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7. Techniques

7.1 Backlog Refinement

Agile Extension to the BABOK® Guide

Backlog Refinement is used to ensure there is enough detail and clarity for items in the backlog so that the delivery team can complete an iteration.

Backlog Refinement is a continuous technique used to prepare product backlog items for an agile team to deliver. This is frequently done in preparation for a Planning Workshop. Backlog Refinement incorporates ongoing feedback and learning to revise and refine requirements of needs on an ongoing basis. Refining the backlog based on stakeholder feedback is a critical differentiator for agile initiatives. Backlog Refinement assists the delivery team in delivering a high value, high quality solution within an iteration.

Business analysis practitioners collaborate with team members, stakeholders, and customers to clarify the need and identify additional detail. This can include reviewing priorities with stakeholders and moving or removing items as necessary.

Refinement activities vary based on what is needed to prepare the item for the delivery team. Activities may include Story Elaboration, Story Decomposition, prioritization, and sequencing. Backlog Refinement clarifies which items are high priority for the team to deliver and re-prioritizes or removes unnecessary items.

Backlog Refinement splits large items into smaller ones that meet the INVEST criteria (for more information, see 7.21. User Stories). Acceptance criteria or additional documentation needed to deliver an item can also be added.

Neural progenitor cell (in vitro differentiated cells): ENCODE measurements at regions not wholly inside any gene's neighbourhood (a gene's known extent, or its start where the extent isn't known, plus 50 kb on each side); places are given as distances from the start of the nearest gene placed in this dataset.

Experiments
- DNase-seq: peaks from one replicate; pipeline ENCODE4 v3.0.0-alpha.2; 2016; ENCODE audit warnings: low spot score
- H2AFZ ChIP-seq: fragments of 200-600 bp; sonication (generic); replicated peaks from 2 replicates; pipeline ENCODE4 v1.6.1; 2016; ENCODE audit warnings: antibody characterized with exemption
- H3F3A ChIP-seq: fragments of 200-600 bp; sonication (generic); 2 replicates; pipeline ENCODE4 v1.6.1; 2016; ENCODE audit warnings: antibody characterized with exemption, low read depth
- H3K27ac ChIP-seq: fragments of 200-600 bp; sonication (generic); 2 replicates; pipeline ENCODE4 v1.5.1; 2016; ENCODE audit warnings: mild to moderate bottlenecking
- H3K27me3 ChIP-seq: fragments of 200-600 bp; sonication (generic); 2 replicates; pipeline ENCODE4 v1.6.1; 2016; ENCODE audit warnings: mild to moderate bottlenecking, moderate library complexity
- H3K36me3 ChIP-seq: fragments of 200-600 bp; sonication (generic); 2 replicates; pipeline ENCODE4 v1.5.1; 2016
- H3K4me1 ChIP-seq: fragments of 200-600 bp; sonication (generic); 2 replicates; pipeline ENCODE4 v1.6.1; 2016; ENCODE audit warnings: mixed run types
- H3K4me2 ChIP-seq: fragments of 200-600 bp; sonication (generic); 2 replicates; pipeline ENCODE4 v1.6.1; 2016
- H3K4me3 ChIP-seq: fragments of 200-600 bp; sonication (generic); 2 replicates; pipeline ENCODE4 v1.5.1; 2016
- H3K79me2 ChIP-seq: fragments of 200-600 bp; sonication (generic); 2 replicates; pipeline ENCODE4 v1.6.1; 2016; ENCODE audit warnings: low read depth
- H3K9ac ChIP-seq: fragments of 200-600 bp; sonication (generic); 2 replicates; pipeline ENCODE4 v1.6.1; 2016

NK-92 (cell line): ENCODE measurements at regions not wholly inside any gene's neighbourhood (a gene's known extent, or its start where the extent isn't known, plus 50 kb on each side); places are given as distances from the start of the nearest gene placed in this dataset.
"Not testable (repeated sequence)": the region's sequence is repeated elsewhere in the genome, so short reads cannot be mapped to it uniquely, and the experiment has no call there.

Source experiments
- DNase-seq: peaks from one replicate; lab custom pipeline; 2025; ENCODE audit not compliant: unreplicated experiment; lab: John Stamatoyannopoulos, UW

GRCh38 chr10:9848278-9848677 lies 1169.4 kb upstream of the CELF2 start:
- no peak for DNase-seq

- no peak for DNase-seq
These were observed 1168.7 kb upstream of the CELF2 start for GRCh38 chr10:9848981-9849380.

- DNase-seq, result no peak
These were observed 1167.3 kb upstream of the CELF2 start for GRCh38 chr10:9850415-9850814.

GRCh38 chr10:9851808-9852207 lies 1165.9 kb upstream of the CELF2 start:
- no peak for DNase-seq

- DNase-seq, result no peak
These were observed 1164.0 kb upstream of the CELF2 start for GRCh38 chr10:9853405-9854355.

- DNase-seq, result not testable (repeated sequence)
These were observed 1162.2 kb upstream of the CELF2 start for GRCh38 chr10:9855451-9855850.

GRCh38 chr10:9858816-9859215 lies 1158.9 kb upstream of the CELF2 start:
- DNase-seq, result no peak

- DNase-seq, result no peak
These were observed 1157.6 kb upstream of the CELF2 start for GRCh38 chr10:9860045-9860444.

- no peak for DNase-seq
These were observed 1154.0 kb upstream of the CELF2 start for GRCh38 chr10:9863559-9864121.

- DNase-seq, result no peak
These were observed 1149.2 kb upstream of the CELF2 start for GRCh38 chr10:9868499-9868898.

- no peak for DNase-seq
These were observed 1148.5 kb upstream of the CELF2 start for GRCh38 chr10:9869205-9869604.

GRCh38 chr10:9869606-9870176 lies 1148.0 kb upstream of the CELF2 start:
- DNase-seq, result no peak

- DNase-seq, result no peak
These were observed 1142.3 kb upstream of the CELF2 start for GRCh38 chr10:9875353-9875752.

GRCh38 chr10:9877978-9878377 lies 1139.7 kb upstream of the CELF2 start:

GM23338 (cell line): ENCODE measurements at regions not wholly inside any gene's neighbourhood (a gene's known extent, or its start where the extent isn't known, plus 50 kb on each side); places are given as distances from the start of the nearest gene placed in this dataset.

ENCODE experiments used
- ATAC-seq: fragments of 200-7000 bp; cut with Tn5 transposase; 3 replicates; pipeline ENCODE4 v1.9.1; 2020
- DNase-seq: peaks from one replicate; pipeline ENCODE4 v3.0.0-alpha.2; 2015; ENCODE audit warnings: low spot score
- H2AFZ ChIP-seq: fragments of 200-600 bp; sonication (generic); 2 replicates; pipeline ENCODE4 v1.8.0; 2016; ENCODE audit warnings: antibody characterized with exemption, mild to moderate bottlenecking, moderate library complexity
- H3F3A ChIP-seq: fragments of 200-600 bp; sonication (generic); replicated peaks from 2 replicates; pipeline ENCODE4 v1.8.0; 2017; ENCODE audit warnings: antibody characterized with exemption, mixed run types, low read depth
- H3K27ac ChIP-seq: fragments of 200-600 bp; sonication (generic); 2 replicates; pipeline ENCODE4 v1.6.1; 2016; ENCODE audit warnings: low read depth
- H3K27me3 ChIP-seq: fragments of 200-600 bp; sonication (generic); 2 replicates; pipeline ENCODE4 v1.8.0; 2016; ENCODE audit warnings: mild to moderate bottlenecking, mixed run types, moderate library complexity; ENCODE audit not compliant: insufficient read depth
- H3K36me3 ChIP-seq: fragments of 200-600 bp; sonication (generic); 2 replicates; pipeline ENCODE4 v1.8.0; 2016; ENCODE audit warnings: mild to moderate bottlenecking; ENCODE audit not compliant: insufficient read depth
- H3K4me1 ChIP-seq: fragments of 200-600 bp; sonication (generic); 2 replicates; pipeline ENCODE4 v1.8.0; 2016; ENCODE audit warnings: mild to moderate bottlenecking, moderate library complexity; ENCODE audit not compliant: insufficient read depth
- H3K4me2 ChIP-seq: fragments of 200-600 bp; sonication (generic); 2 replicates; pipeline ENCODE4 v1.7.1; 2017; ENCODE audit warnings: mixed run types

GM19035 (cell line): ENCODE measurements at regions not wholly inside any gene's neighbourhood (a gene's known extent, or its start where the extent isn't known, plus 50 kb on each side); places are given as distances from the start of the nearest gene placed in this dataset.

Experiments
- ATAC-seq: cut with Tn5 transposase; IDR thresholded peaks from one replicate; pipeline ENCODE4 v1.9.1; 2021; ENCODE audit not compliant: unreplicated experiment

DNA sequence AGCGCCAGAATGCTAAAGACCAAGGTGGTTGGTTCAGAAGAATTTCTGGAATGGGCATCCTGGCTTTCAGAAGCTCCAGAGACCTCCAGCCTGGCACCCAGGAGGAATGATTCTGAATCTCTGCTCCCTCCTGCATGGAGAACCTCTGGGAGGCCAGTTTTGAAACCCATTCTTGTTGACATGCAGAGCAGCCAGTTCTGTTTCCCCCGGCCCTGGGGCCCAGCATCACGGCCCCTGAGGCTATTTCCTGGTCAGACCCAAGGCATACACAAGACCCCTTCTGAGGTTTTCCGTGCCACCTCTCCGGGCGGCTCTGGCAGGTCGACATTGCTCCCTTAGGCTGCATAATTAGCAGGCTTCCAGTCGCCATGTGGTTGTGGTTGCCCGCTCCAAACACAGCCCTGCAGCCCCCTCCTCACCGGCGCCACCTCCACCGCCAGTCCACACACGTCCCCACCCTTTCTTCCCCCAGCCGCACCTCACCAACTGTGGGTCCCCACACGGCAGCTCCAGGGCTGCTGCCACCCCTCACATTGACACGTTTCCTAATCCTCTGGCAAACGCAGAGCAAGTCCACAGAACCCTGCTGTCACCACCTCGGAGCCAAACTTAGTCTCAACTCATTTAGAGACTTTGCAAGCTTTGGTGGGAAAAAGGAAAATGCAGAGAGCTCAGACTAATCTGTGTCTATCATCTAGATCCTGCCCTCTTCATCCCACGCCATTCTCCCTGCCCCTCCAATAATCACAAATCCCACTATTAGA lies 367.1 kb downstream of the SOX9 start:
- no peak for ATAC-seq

Refinement for an item is complete when there is sufficient information for the team to execute.

The outcome of refinement is a common understanding among the team of what is required to deliver the product backlog item (PBI). It also gives the team a chance to look ahead at what is expected next for the solution.

.1 Backlog
An ordered list of features, requirements, or items needed to achieve the outcomes for the solution. Refinement refers to the activities to keep the backlog relevant and timely for the team.

.2 Backlog Item
An item on the backlog which represents one or more requirements. Items higher on the backlog are appropriately sized and include enough detail for the team to complete in the next iteration. Items lower on the backlog can be larger and less defined.

Items are most commonly presented as a user story (for more information, see 7.21. User Stories), but can be presented in other formats such as job stories (for more information, see 7.4. Job Stories) or wireframes.

.3 Refinement Meeting
The purpose of this meeting is for the team to review items that are at the top of the backlog. The outcome of this meeting is confirmation that the top items are ready for the next iteration and identify any further clarity needed. There is no standard format for this meeting, but it is most often led by the product owner or customer representative.
The output of the refinement meeting is backlog items ready for the next iteration.

.4 Definition of Ready
This is a set of criteria the team agrees must be satisfied to consider an item "ready" for the next iteration. Initially, teams can set the criteria as a critical mass of team members agree the item is ready for the team. As the team reflects and looks to continuously improve, the team may identify additional criteria for their initiative.

.1 Strengths

  • Increases clarity and common understanding of a product backlog item (PBI).

  • Facilitates more effective iteration planning by raising queries early.

  • Gives the product owner or customer representative time to answer queries before the team begins executing.

  • Ensures product backlog items (PBIs) are sized appropriately for the team.

.2 Limitations

  • Can be inefficient when not aligned to the cadence of the team. If the team reviews the backlog daily as in a flow approach, then refinement should happen whenever a new backlog item is added. If the team reviews the backlog incrementally, then refinement should happen several days before a planning meeting.

  • Is usually done by a few members of the team and can inadvertently preclude the views of team members not directly involved in the activity.

  • Can be ineffective if the vision and roadmap change frequently.